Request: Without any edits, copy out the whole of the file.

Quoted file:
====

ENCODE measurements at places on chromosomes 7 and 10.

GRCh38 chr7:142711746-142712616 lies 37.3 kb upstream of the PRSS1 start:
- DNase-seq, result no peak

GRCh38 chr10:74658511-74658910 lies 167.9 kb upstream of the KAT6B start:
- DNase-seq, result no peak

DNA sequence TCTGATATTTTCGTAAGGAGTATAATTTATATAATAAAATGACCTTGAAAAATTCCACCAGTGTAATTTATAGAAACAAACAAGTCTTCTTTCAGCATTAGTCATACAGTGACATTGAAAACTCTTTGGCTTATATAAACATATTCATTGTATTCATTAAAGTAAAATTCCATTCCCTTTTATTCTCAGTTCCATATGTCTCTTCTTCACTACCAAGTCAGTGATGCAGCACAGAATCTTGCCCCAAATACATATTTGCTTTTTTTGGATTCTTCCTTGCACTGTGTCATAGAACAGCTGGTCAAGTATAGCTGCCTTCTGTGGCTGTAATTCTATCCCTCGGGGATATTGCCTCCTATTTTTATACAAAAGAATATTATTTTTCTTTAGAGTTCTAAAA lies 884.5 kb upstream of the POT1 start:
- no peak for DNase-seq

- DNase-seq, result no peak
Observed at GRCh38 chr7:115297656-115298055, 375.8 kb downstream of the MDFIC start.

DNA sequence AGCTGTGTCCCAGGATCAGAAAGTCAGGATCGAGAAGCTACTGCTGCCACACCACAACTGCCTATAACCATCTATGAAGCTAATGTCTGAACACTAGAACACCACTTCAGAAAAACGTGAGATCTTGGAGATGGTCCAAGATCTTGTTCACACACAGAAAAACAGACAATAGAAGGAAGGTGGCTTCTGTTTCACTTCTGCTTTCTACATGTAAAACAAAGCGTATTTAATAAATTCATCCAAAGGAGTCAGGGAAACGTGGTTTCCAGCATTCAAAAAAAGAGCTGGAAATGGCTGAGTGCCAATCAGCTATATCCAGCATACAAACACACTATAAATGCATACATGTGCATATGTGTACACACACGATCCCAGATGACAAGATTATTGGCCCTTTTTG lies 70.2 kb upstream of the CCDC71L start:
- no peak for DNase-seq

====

ENCODE measurements at places on chromosomes 7 and 10.

GRCh38 chr7:142711746-142712616 lies 37.3 kb upstream of the PRSS1 start:
- DNase-seq, result no peak

GRCh38 chr10:74658511-74658910 lies 167.9 kb upstream of the KAT6B start:
- DNase-seq, result no peak

DNA sequence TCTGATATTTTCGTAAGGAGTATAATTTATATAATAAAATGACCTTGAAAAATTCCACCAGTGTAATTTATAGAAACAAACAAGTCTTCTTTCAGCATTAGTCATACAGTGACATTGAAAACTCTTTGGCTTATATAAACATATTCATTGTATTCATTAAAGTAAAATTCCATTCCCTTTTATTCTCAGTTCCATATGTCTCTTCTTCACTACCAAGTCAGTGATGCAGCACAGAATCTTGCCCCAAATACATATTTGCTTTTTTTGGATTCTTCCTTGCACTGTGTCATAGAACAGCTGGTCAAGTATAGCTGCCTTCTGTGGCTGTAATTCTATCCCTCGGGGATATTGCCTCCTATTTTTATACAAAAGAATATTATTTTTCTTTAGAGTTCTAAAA lies 884.5 kb upstream of the POT1 start:
- no peak for DNase-seq

- DNase-seq, result no peak
Observed at GRCh38 chr7:115297656-115298055, 375.8 kb downstream of the MDFIC start.

DNA sequence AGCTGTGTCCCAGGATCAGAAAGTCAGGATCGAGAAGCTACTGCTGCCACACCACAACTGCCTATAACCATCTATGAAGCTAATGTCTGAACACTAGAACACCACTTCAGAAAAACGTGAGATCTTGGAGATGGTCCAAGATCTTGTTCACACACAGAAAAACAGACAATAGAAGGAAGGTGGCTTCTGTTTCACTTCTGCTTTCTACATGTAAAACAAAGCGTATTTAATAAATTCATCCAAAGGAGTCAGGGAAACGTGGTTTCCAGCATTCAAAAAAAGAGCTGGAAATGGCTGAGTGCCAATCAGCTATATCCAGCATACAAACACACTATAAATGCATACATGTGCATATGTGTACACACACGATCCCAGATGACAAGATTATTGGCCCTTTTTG lies 70.2 kb upstream of the CCDC71L start:
- no peak for DNase-seq